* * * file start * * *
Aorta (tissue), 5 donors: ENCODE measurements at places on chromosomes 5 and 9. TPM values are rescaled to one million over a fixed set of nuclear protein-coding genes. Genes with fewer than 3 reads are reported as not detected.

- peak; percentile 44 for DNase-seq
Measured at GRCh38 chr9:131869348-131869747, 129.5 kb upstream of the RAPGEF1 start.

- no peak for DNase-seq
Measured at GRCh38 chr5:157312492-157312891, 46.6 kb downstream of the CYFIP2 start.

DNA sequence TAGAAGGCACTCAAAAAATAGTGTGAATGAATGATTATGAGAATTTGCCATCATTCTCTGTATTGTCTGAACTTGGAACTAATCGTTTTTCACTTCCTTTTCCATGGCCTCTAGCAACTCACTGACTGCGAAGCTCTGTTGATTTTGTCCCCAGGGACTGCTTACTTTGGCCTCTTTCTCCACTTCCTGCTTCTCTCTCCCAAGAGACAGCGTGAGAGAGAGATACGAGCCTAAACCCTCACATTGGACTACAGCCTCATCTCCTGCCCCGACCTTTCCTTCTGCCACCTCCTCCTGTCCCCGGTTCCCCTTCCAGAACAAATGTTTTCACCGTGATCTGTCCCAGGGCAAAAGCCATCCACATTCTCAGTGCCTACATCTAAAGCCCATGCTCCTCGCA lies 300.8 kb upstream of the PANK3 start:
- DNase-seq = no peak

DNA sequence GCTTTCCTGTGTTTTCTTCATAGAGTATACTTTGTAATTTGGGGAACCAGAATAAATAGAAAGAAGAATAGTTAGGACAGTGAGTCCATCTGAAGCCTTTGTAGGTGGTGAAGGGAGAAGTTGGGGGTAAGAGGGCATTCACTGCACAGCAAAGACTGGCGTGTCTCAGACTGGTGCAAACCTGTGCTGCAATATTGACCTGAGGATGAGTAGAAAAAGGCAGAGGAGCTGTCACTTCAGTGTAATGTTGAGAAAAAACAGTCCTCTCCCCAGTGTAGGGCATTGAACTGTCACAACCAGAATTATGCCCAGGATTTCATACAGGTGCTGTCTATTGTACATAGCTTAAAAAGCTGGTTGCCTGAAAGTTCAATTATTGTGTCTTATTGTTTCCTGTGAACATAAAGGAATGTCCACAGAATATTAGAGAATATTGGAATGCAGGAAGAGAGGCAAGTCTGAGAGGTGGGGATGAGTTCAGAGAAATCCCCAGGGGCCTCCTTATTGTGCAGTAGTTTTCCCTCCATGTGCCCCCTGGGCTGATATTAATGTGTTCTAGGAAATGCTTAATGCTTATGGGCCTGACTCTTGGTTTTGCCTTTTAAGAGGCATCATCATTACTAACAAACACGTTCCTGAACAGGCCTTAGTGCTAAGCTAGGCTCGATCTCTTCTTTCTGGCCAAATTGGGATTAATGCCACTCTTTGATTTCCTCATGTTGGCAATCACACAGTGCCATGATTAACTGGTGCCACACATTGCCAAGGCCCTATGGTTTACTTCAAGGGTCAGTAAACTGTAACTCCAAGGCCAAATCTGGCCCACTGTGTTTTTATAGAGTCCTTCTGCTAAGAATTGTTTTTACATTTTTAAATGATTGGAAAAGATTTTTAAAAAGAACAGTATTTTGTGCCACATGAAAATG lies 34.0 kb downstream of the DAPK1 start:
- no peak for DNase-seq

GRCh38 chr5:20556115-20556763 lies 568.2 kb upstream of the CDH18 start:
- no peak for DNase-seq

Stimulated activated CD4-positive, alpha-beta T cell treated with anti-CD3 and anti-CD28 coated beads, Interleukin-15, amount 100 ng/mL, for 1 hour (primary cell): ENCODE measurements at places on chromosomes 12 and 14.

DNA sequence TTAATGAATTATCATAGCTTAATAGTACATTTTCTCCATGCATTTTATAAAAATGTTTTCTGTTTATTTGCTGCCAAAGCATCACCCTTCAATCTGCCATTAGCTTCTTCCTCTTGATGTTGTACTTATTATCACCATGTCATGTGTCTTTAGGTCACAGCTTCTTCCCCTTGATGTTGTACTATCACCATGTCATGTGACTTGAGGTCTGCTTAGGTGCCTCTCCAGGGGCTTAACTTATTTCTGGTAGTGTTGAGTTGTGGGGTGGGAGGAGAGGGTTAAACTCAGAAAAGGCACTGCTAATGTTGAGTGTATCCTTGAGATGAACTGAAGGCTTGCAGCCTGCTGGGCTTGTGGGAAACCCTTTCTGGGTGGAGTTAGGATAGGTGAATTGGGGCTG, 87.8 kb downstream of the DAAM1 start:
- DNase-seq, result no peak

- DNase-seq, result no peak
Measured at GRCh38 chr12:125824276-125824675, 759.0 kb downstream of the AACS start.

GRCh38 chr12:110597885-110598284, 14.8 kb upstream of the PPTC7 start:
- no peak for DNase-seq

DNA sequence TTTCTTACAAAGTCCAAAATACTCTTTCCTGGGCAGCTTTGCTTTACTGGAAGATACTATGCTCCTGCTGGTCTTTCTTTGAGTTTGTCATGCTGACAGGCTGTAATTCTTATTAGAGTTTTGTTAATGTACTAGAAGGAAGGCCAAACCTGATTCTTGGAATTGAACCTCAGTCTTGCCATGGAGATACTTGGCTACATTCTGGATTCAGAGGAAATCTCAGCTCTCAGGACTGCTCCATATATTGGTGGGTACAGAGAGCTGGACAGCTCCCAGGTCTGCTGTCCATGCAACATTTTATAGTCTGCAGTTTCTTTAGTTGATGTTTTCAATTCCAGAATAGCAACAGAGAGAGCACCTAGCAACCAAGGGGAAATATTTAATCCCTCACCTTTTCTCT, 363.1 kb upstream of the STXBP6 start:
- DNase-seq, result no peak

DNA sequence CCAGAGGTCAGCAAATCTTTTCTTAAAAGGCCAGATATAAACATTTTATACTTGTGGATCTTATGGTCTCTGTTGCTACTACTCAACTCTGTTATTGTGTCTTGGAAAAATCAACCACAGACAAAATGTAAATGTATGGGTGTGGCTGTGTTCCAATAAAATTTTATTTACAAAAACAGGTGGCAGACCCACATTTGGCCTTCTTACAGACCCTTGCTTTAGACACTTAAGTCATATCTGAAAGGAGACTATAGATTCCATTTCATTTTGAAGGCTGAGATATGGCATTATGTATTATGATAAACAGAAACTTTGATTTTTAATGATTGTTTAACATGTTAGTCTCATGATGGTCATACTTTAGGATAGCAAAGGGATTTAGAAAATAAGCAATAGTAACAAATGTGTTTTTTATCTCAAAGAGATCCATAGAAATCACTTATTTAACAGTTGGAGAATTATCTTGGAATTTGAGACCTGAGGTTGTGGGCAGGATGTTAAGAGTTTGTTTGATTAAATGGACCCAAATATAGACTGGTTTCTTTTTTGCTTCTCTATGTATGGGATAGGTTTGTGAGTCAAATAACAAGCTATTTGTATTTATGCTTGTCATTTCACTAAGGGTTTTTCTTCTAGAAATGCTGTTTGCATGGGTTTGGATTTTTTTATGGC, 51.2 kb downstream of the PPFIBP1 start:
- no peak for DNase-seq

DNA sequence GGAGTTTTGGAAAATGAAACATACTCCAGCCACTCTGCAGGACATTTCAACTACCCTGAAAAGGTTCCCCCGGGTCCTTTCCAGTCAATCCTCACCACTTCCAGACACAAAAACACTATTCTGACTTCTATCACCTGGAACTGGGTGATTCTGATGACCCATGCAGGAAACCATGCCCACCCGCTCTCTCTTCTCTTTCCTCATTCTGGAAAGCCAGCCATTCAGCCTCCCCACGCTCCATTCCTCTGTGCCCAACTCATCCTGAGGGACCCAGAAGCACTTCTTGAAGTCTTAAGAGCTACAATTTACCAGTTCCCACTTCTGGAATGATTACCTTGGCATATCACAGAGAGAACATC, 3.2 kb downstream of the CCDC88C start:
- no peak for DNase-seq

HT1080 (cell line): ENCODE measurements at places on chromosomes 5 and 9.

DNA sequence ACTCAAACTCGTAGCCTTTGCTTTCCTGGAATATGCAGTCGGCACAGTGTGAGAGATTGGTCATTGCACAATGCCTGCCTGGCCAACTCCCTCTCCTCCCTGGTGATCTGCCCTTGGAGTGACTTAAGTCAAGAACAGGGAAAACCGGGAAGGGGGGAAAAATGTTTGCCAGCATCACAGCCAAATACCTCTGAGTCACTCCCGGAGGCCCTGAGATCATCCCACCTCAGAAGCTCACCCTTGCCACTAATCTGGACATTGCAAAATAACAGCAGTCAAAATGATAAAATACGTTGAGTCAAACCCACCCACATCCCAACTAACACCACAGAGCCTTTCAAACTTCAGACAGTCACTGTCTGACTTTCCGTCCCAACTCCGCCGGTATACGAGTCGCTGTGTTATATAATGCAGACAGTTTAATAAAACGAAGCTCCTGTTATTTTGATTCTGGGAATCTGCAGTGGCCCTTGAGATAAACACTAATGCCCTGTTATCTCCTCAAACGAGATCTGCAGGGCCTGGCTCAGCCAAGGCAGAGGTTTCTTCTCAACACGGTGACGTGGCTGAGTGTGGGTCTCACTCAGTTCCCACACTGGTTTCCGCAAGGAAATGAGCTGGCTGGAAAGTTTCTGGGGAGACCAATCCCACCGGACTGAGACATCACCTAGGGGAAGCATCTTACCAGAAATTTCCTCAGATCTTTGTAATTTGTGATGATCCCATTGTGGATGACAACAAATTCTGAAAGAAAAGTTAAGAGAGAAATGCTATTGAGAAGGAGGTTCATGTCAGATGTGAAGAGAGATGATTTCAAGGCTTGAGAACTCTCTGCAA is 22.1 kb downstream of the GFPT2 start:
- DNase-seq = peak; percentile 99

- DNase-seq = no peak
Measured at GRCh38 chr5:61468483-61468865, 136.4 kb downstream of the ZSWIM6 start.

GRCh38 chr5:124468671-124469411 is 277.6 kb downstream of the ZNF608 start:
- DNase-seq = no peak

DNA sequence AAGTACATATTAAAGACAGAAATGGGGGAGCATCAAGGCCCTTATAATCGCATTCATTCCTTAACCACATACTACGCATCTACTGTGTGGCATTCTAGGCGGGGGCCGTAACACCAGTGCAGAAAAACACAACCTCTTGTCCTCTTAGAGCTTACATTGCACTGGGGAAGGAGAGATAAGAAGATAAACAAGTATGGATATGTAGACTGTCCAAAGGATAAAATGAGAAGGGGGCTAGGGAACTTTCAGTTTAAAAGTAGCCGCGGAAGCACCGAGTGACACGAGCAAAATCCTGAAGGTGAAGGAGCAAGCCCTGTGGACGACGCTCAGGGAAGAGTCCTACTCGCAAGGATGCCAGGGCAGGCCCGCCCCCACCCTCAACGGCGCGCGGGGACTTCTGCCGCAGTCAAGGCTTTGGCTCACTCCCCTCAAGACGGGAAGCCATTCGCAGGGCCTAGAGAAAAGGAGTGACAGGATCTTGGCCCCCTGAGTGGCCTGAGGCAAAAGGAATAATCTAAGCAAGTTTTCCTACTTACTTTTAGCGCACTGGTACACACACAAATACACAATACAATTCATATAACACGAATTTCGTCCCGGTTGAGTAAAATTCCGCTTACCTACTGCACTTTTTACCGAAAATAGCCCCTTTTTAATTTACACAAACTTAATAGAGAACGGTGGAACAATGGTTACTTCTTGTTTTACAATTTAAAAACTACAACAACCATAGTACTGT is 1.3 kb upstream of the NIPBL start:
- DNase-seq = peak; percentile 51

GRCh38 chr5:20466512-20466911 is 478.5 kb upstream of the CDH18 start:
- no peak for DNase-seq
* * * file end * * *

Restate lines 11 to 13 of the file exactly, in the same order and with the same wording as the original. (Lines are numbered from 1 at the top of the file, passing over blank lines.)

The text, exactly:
- no peak for DNase-seq

Stimulated activated CD4-positive, alpha-beta T cell treated with anti-CD3 and anti-CD28 coated beads, Interleukin-15, amount 100 ng/mL, for 1 hour (primary cell): ENCODE measurements at places on chromosomes 12 and 14.

DNA sequence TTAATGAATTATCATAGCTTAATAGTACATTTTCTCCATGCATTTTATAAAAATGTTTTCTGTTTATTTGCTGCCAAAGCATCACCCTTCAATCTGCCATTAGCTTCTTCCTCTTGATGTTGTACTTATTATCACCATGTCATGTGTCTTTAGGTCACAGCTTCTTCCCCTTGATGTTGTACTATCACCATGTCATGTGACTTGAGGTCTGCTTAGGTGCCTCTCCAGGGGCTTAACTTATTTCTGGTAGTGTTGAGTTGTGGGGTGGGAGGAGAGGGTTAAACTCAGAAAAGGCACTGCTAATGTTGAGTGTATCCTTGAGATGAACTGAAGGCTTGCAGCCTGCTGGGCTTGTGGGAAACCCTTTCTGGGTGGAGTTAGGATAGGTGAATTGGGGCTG, 87.8 kb downstream of the DAAM1 start: